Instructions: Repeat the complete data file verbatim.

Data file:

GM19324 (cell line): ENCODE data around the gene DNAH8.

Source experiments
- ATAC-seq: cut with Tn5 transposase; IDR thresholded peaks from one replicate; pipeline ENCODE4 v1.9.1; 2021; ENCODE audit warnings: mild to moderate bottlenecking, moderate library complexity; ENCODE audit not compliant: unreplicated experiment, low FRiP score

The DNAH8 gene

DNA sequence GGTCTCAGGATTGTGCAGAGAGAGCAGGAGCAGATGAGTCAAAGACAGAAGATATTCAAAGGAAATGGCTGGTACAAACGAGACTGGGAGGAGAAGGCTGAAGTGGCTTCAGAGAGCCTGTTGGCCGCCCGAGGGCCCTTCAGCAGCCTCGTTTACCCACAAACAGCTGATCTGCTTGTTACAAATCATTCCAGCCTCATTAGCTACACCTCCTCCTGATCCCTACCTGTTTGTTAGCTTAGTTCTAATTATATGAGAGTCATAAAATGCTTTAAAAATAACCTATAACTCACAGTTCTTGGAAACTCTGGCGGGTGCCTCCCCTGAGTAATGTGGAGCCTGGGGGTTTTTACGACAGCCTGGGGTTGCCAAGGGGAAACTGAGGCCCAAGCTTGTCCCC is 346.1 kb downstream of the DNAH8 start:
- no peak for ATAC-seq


GM19324 (cell line): ENCODE data around the gene DNAH8.

Source experiments
- ATAC-seq: cut with Tn5 transposase; IDR thresholded peaks from one replicate; pipeline ENCODE4 v1.9.1; 2021; ENCODE audit warnings: mild to moderate bottlenecking, moderate library complexity; ENCODE audit not compliant: unreplicated experiment, low FRiP score

The DNAH8 gene

DNA sequence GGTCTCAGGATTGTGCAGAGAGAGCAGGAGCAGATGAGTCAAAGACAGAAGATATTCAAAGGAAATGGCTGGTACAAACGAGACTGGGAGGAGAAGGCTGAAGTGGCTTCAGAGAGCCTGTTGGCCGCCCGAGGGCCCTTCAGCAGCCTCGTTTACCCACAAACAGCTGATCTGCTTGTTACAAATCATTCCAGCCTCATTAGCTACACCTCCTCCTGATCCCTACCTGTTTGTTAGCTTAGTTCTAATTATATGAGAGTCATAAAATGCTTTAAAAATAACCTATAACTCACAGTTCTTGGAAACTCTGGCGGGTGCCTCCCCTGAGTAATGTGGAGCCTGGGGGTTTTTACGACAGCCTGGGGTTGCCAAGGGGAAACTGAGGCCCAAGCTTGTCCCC is 346.1 kb downstream of the DNAH8 start:
- no peak for ATAC-seq